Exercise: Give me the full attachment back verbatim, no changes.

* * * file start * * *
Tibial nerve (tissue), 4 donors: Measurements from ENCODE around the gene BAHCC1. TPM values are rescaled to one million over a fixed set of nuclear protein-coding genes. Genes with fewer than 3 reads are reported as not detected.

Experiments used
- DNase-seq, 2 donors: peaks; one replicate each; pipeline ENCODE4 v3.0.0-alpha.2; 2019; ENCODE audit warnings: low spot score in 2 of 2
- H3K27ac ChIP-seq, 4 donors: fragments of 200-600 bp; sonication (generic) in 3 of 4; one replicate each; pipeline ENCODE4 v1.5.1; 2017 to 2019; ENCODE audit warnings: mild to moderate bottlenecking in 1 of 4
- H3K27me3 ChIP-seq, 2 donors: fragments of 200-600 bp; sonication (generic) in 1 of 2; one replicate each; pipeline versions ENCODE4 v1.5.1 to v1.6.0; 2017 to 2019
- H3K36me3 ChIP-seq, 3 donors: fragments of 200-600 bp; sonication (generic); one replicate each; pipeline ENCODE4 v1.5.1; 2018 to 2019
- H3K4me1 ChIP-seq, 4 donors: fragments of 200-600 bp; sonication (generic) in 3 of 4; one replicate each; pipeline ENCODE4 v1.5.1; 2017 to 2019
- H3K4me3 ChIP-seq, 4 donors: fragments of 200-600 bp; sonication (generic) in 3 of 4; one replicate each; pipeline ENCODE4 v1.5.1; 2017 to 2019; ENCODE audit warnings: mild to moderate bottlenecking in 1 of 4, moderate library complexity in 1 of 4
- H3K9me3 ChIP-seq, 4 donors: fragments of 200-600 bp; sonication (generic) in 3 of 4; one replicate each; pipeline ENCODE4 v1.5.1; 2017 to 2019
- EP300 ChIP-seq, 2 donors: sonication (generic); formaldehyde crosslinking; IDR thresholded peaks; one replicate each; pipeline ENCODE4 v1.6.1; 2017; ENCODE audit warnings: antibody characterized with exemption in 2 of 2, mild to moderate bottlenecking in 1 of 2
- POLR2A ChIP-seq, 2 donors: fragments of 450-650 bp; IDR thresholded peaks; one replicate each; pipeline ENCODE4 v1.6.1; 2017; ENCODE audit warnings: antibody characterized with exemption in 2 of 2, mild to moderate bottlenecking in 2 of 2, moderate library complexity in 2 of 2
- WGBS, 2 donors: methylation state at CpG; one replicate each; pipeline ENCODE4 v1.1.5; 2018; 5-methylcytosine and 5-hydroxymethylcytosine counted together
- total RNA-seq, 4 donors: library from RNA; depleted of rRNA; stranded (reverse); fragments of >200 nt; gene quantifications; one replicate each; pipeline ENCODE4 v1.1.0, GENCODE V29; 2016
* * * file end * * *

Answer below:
Tibial nerve (tissue), 4 donors: Measurements from ENCODE around the gene BAHCC1. TPM values are rescaled to one million over a fixed set of nuclear protein-coding genes. Genes with fewer than 3 reads are reported as not detected.

Experiments used
- DNase-seq, 2 donors: peaks; one replicate each; pipeline ENCODE4 v3.0.0-alpha.2; 2019; ENCODE audit warnings: low spot score in 2 of 2
- H3K27ac ChIP-seq, 4 donors: fragments of 200-600 bp; sonication (generic) in 3 of 4; one replicate each; pipeline ENCODE4 v1.5.1; 2017 to 2019; ENCODE audit warnings: mild to moderate bottlenecking in 1 of 4
- H3K27me3 ChIP-seq, 2 donors: fragments of 200-600 bp; sonication (generic) in 1 of 2; one replicate each; pipeline versions ENCODE4 v1.5.1 to v1.6.0; 2017 to 2019
- H3K36me3 ChIP-seq, 3 donors: fragments of 200-600 bp; sonication (generic); one replicate each; pipeline ENCODE4 v1.5.1; 2018 to 2019
- H3K4me1 ChIP-seq, 4 donors: fragments of 200-600 bp; sonication (generic) in 3 of 4; one replicate each; pipeline ENCODE4 v1.5.1; 2017 to 2019
- H3K4me3 ChIP-seq, 4 donors: fragments of 200-600 bp; sonication (generic) in 3 of 4; one replicate each; pipeline ENCODE4 v1.5.1; 2017 to 2019; ENCODE audit warnings: mild to moderate bottlenecking in 1 of 4, moderate library complexity in 1 of 4
- H3K9me3 ChIP-seq, 4 donors: fragments of 200-600 bp; sonication (generic) in 3 of 4; one replicate each; pipeline ENCODE4 v1.5.1; 2017 to 2019
- EP300 ChIP-seq, 2 donors: sonication (generic); formaldehyde crosslinking; IDR thresholded peaks; one replicate each; pipeline ENCODE4 v1.6.1; 2017; ENCODE audit warnings: antibody characterized with exemption in 2 of 2, mild to moderate bottlenecking in 1 of 2
- POLR2A ChIP-seq, 2 donors: fragments of 450-650 bp; IDR thresholded peaks; one replicate each; pipeline ENCODE4 v1.6.1; 2017; ENCODE audit warnings: antibody characterized with exemption in 2 of 2, mild to moderate bottlenecking in 2 of 2, moderate library complexity in 2 of 2
- WGBS, 2 donors: methylation state at CpG; one replicate each; pipeline ENCODE4 v1.1.5; 2018; 5-methylcytosine and 5-hydroxymethylcytosine counted together
- total RNA-seq, 4 donors: library from RNA; depleted of rRNA; stranded (reverse); fragments of >200 nt; gene quantifications; one replicate each; pipeline ENCODE4 v1.1.0, GENCODE V29; 2016